Suicide Prevention Vigil held in response to area tragedies
Columbus Telegram - 9/5/2018
Sept. 05--Donna Wolff said she believes wholeheartedly that mental illness needs to be treated in the same manner as any other malady.
When people suffer from heart disease or lung cancer, they receive treatment from medical professionals. The problem, she said, is that same can't be said of when a person's brain isn't functioning properly. When debilitating depression weighs down on people, many times they don't receive the help they need and are crushed.
"There's a lot of people left behind who don't know how to grieve because there is such a stigma and taboo associated with it," said Wolff, founder of the Northeast Nebraska Suicide Prevention Coalition in Norfolk. "And we really need to start talking about this issue -- a mental health issue. The brain is an organ like anything else. If your heart was failing you have no problem going to the doctor. But, when it's an imbalance of the brain people are totally afraid of getting help for it."
Wolff, whose son died by suicide in March 2009, created the nonprofit organization to provide resources to other families coping with the loss of a loved one as well as working to prevent more death at the hands of mental illness. On Tuesday, Wolff spoke during a 7:30 p.m. Candlelight Suicide Prevention vigil held in Frankfort Square.
The vigil was held in response to four confirmed suicides in Platte County during August, according to Robin Swearingen, facilitator for the Columbus Area Survivors of Suicide Support Group. The group, utilized by those 18 and older who've been affected by suicide, meets the first Tuesday of the month from 7-9 p.m. at First United Methodist Church, 2710 14th St.
"There have been four suicides in Platte County that we know of since August," Swearingen said. "They ranged from the ages of 18-80 and happened in about the first two weeks of August."
After learning of the deaths, Swearingen said she took action and coordinated the vigil with the help of Wolff and The Rev. Cynthia Stewart, leader of First United Methodist.
Swearingen said she felt compelled to take action because she knows firsthand the mental anguish felt by family members and friends of those who've taken their own life. She said her 21-year-old nephew living in the Holdrege area died by suicide in September 2011.
The vigil provided an outlet for people to receive more information about suicide prevention and learn about all of the vital resources at their fingertips. Attendees had the chance to learn where to turn to and what to look for in terms of suicide precursors.
Tears were shed and sympathy was shared on Tuesday night as dozens of people, young and old, in attendance took time to reflect on the passing of loved ones. A table was on display featuring numerous items, including suicide awareness bracelets and resources available for those suffering from depression and those seeking to help their loved ones.
There was a moment for a group prayer to remember those lost to suicide and discussion about support options. After that, attendees helped each other light their candles for a moving candlelight vigil in memory of their loved ones, whose names were read aloud.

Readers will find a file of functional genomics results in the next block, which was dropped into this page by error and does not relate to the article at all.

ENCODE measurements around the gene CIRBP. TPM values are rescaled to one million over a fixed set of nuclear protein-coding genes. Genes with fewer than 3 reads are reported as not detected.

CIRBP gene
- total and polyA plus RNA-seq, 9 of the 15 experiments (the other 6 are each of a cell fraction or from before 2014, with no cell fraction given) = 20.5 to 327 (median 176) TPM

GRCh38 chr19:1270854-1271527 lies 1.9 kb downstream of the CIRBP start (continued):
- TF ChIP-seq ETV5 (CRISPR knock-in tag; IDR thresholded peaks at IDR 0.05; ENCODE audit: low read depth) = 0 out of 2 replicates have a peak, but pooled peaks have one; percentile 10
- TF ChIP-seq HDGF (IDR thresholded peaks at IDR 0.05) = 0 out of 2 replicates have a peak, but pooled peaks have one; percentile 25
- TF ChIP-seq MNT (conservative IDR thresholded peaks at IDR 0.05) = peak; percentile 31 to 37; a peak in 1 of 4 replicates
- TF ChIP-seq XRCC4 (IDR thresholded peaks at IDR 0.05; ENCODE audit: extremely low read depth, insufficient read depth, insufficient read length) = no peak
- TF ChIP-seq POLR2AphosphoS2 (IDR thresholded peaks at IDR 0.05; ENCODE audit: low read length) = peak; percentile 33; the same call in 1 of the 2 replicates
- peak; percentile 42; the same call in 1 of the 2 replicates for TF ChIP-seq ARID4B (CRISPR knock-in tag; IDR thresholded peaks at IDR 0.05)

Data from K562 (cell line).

"People need to see what's going on. It's not easy to talk about," said attendee and Columbus resident Stacy Coughtry, who lost her daughter to suicide six years ago. "I hope people find peace, but it's still taboo to talk about."
Fellow Columbus resident Jeff Schneider was also in attendance.
"Hopefully this (event) will increase awareness and generate more help for people with mental illness," he said.
Although it's virtually impossible to pinpoint one stressor or another that ultimately leads to action stemming from suicidal thoughts, Swearingen said mental illness is something that builds and boils. People not afflicted with mental illness inevitably are relieved of these stressors and feelings, while someone with a brain imbalance isn't.
"It's like a tea cup. Everyone has problems every day and for most of us the tea cup fills up and eventually tips over," Swearingen said. "Those who are suicidal, it keeps filling up and never tips over. It keeps building and building, and clearly no one really knows why."
Swearingen formed her support group in April 2017 after receiving encouragement from Wolff and completing formal training through the American Foundation for Suicide Prevention. The support group is directly affiliated with the Prevention Coalition, she added.
Typically, six regulars attend meetings. Although the pain of coping with suicide is never alleviated, it can be dealt with in a productive way.
"One mom in particular, she has really gotten stronger," she said. "She had a (teenage) child within the last couple years commit suicide and she has been able to start healing."
September serves as National Suicide Awareness Month and National Survivors of Suicide Day is scheduled for Saturday, Nov. 10. Awareness, in its many forms, continues being of the utmost importance, Wolff said.
Nothing gets better from not dealing with a problem at hand. It keeps growing and adapting and showing its ugly face, she said.
"There have just been so many (suicides). Everyone thinks it's Omaha and Lincoln, but we (smaller communities) are losing people to suicide, too," Wolff said. "Statistics show that one suicide touches six people personally, and we know that number is actually much higher."
" ... There is a lot of help available out there, but we have to let them know that it's OK to ask for and receive that help."
Anybody with suicidal thoughts or impulses is asked to contact the National Suicide Prevention Hotline at 1-800-273-8255 (TALK).
Managing Editor Matt Lindberg contributed to this story.
Sam Pimper is the news editor of The Columbus Telegram. Reach him via email at Sam.Pimper@lee.net.
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